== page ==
But I am writing this review because the cancellation process is abominable. I cancelled (after having to dig around to find that you must cancel via a chat session) and then found a couple of days later that I’d been charged again. I guess I decided to cancel right at the time I was being charged for three more months. I reengaged the chat support immediately to get credited and ensure the account was cancelled. The chat person told me that she could do nothing and instead to send an email. I told that individual that I would not send an email, that instead I would dispute with my credit card company, and until I found out it was resolved in my favor, that I would post as many comments about their service as possible. So here I am.

    Good luck with your budgeting and stay away from companies like this.

  2. Kelly says:

    I was NOT so happy with mvelopes. In order to use the free trial you must sign up using a credit card – which I did. I decided during the trial that the system was not for me, based on the multiple duplicates the system pushed out. Anyhow, I tried to call and cancel. However, YOU CANNOT CALL THEM! When you do you are given a prerecorded message to go online. I did and I did an online chat with a rep and got a confirmation #. However I noticed my credit card was charged. I again did an online chat (this time the person was playing games with me). She eventually gave me a second confirmation #. Still on my credit card. I sent an email to dispute resolution and was told that it takes 4-6 weeks to get a refund. In the meantime I had to either pay my credit card with this charge one it or get a finance charge. Mvelopes is a TOTAL SCAM!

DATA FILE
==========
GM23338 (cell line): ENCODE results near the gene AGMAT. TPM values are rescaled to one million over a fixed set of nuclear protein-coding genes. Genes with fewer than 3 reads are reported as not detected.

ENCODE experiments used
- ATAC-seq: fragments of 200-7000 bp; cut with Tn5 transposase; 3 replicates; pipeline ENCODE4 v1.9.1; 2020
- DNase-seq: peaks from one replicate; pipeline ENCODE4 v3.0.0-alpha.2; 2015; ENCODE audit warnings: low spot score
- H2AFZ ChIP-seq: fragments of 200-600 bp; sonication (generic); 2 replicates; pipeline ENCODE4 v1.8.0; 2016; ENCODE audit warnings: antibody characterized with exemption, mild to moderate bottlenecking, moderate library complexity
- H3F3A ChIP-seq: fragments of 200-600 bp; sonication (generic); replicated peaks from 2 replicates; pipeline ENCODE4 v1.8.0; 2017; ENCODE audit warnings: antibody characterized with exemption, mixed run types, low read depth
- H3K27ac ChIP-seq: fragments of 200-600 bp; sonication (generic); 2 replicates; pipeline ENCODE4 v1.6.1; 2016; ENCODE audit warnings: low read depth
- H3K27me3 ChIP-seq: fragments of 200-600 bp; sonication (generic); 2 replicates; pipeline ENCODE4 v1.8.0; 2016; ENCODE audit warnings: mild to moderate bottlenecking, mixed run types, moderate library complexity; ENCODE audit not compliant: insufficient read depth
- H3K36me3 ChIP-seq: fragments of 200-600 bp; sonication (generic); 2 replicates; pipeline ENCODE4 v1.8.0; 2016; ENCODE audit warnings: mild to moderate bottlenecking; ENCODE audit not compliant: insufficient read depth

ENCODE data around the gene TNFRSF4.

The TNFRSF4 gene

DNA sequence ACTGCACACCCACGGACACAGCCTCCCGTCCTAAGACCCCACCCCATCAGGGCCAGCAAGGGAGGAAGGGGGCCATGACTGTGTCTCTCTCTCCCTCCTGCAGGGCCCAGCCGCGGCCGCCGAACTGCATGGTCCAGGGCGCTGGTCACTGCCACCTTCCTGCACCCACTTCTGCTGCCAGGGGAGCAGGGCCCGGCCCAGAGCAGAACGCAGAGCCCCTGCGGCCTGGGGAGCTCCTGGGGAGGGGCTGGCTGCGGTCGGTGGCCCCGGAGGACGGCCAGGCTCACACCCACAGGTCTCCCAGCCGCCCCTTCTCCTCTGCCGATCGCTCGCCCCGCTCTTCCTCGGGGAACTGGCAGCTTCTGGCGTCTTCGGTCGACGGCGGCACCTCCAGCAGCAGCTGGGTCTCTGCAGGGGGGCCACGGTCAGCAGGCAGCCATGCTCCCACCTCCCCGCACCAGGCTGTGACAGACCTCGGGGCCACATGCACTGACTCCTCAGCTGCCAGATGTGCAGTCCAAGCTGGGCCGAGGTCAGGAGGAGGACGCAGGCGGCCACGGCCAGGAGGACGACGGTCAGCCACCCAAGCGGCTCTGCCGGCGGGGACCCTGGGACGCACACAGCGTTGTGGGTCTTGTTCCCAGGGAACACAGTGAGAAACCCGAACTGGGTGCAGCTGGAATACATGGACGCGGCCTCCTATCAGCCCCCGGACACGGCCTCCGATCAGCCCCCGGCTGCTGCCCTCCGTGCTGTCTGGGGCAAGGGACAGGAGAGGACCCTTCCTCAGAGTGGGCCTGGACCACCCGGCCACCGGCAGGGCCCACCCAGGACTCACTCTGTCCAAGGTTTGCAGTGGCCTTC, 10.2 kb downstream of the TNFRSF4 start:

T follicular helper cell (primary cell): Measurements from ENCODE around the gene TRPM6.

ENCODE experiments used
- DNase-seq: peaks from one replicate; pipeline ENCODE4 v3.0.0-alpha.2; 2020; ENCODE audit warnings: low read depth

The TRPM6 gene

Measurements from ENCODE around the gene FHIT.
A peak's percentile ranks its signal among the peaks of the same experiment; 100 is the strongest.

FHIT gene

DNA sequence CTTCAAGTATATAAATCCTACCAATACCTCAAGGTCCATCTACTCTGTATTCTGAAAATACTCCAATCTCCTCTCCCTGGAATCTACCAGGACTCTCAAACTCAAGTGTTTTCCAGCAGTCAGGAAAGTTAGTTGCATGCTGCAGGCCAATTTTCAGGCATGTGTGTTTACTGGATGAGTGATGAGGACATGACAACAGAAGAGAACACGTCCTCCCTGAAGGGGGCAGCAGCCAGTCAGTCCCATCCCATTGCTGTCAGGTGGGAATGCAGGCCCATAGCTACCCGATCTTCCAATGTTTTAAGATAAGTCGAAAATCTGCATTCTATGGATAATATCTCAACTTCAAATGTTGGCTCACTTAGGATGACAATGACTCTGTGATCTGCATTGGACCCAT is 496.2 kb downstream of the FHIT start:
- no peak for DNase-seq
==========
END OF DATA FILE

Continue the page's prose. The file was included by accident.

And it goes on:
3. […] Review: Mvelopes Personal Budgeting Software: Personal Finance for … […]

  4. Nick says:

    Another good option for online budgeting is Budgetoo.com. Budgetoo works like a spreadsheet, but cuts out the work, so you get more done in less time. It’s completely free to use:
    http://budgetoo.com

  5. […] by tracking what you spend. For just a few dollars a month, budgeting tools like Quicken Online or Mvelopes can help. Budgeting isn’t the most fun thing in the world, but it’s vital if you want to get […]

  6. Eva says:

    Keep in mind that you can manually enter the transactions for that account if it won’t load across, and still get the other benefits of Mvelopes. This would especially work if most accounts pull through fine, and just one does not – you could print your bank activity and then type it into Mvelopes, and drag or assign it to the right envelope.

  7. […] may also want to compare Quicken Online to Mvelopes, another online budgeting tool that also offers a free 30-day […]

  8. […] Comments the baglady on How Much Should Be in Your 401k at 30?Dave on Review: Mvelopes Personal Budgeting SoftwareKen on 11 Tips to Get Your Prosper Loan FundedDividends4Life on Four Reasons We Spend More Than We […]

  9. Dave says:

    This has happened to me too, but not at Mvelopes, first at something called Complete View(?) and then at Mint.

    Some of my banks (mostly the bigger ones) worked, while some others didn’t.

    I researched it a bit and it does have something to do with the banks security procedures, so they may be right that some banks will just never work.

  10. effers9999 says:

    That seems to be my problem too. What bank did you not get to work. I can’t seem to get the Bank of American Fork to work.

  11. poogleypie says:

    Does anyone know anything about good alternative to Mvelopes? I like the idea of envelope budgeting, and I really like the web-based format, since I use a Mac at home and PC at work. But although my bank was on the list of approved financial institutions, they have not managed to make the downloading work. They suggested I change banks, but this is not an option for me. Any suggestions?

    Thanks!

  12. […] Get help from software like Mvelopes (read my review), Quicken, or Wesabe (I will review this soon). […]